Stop Using Ancestry.com they take DNA ownership rights from you and your relatives

Ancestry.com is selling a new DNA testing service called AncestryDNA. But the DNA and genetic data that Ancestry.com collects may be used against “you or a genetic relative” even after you are dead!!

Don’t use the AncestryDNA testing service without actually reading the
Ancestry.com Terms of Service and Privacy Policy. According to these legal
contracts, you still own your DNA, but so does Ancestry.com.

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According to its privacy policies, Ancestry.com takes ownership of your DNA forever. Your ownership of your DNA, on the other hand, is limited in years.

 

AncestryDNA Privacy Policy and Terms of Service on you and your genetic relatives:

  1.  the perpetual, royalty-free, world-wide license to use your DNA;
  2.  the warning that DNA information may be used against “you or a genetic relative”;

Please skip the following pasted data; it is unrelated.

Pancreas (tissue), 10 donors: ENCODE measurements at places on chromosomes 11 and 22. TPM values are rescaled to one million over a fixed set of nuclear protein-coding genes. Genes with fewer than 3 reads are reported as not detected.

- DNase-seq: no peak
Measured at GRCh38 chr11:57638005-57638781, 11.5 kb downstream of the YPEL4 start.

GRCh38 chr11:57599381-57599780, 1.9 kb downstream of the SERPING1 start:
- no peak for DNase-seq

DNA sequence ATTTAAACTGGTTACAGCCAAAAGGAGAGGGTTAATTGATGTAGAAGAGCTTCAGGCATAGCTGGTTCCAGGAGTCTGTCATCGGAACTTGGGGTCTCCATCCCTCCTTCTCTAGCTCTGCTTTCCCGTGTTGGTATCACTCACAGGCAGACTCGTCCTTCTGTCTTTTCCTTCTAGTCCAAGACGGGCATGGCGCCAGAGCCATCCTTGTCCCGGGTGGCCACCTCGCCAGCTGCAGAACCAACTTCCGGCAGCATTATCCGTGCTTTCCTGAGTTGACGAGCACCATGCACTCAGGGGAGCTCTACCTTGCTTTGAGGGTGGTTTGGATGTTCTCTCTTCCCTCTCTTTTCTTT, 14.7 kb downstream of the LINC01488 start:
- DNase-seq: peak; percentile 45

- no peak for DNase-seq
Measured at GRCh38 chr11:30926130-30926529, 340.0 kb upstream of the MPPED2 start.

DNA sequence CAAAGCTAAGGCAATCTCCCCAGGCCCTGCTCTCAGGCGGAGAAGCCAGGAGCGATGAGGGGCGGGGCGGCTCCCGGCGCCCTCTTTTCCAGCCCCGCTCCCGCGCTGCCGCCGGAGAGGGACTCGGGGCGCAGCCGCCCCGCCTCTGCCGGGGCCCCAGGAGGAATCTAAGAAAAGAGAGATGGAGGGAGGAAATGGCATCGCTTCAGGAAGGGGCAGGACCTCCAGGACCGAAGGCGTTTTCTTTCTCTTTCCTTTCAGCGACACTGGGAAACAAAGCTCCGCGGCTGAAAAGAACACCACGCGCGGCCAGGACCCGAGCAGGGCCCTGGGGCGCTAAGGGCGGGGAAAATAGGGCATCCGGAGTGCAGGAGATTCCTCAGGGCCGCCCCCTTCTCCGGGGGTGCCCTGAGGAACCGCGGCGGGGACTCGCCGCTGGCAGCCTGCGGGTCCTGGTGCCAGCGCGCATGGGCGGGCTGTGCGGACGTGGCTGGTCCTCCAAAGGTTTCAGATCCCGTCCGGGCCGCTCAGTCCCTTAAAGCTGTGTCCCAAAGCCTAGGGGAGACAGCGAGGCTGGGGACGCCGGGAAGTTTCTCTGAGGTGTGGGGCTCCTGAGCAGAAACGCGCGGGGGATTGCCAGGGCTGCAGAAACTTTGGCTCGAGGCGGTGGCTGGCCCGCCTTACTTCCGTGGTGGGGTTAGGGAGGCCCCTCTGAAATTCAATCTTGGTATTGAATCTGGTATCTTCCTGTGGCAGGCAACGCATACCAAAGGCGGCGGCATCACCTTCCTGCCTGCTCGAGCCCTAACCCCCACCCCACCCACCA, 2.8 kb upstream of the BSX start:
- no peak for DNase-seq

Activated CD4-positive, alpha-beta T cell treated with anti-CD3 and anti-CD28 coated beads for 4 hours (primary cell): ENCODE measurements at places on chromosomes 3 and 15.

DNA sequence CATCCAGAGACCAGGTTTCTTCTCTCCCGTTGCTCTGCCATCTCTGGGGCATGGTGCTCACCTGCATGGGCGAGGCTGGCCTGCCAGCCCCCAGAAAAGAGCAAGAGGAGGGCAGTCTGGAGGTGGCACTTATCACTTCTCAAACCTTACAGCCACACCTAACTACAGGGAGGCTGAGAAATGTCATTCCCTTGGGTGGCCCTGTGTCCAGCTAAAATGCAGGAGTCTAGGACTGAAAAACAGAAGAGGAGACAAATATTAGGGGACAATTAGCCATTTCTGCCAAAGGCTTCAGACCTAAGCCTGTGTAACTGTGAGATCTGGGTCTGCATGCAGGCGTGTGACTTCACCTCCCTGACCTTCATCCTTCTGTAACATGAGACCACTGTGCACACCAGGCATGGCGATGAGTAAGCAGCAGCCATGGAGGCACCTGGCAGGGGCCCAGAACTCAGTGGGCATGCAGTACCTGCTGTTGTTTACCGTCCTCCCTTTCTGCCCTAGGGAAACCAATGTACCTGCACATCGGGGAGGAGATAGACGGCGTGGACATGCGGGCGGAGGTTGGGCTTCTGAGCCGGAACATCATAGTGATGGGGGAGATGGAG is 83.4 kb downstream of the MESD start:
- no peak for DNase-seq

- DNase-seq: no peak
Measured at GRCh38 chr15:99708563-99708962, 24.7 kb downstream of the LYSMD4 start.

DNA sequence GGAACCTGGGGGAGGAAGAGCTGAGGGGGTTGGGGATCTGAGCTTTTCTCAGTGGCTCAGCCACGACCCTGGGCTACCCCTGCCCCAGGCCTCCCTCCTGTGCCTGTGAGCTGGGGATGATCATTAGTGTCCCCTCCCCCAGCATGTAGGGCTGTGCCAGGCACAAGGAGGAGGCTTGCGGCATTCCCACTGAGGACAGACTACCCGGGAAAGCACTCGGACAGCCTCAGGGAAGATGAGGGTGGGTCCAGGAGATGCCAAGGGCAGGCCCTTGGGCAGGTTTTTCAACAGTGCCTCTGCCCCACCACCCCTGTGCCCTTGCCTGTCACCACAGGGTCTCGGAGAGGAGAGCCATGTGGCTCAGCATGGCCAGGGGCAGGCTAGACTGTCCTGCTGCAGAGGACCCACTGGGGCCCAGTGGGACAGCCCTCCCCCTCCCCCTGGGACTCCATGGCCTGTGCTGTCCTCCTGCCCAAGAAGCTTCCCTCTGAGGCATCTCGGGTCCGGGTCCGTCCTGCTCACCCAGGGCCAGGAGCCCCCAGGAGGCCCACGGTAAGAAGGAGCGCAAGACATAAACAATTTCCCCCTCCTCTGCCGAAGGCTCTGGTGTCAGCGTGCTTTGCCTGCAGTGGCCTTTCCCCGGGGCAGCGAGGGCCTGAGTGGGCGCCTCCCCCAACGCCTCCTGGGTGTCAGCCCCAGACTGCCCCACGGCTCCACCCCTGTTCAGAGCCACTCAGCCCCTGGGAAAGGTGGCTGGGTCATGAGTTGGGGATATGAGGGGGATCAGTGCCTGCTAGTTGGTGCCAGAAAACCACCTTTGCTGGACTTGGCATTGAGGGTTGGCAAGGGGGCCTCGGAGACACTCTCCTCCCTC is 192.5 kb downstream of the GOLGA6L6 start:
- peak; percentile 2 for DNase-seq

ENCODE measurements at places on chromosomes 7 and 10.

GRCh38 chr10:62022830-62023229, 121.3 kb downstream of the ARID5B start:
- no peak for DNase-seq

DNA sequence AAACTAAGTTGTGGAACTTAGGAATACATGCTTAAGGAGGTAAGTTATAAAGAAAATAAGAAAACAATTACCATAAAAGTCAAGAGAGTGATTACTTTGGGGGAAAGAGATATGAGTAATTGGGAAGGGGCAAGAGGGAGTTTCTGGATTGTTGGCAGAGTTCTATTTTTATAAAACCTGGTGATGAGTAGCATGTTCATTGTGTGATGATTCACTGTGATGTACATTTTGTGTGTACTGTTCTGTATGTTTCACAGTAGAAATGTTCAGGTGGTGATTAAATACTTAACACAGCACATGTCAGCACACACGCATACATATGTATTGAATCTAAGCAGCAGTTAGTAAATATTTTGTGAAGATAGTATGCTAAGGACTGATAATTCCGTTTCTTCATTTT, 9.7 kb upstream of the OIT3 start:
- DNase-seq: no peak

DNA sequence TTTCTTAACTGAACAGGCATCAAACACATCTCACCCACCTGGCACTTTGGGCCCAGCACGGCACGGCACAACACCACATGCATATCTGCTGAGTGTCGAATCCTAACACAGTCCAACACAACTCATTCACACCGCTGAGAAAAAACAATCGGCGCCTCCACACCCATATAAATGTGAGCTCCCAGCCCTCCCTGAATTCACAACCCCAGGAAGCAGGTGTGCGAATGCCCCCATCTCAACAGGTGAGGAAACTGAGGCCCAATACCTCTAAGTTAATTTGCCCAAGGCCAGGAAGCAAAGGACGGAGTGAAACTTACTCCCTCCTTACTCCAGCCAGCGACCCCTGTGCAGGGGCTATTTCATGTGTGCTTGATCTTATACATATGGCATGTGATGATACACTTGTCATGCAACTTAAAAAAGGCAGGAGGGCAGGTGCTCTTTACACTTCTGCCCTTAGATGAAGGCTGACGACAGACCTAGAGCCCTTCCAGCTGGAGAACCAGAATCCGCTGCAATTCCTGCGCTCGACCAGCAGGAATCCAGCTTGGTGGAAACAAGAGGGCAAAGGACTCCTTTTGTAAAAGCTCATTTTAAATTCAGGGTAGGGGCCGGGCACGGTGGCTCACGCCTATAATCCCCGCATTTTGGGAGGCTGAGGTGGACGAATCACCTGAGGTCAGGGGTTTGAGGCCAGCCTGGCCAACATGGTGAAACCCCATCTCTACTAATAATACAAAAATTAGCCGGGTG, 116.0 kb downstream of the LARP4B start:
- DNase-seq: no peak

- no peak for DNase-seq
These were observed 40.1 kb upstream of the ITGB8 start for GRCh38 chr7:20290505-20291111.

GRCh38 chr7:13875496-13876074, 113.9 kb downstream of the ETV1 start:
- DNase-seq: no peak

3. your waiver of legal rights.

Perpetual, royalty-free, worldwide license to use your DNA
They get free ownership of your genetic information forever. Technically, Ancestry.com will own your DNA even after you’re dead.

Ancestry.com gets to use or distribute your DNA for any research or commercial purpose it decides and doesn’t have to pay you, or your heirs, a dime. Furthermore, Ancestry.com takes this royalty-free license in perpetuity (for all time) and can distribute the results of your DNA tests anywhere in the world and with any technology that exists, or will ever be
invented. With this single contractual provision, customers are granting Ancestry.com the broadest possible rights to own and exploit their genetic information.

SCOTUS Backlash: Who Needs Fingerprints When You Have DNA?   Jon Entine

Jon Entine, executive director of the Genetic Literacy Project, is a senior fellow at the World Food Center Institute for Food and Agricultural Literacy, University of California-Davis. Follow @JonEntine  and @GeneticLiteracy Project;

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About Educational CyberPlayGround, Inc.®

Educational CyberPlayGround, Inc. strives to help Teachers, Parents, and Policy Makers Learn about: Music, Teaching, Internet, Technology, Literacy, Arts and Linguistics in the K12 classroom.
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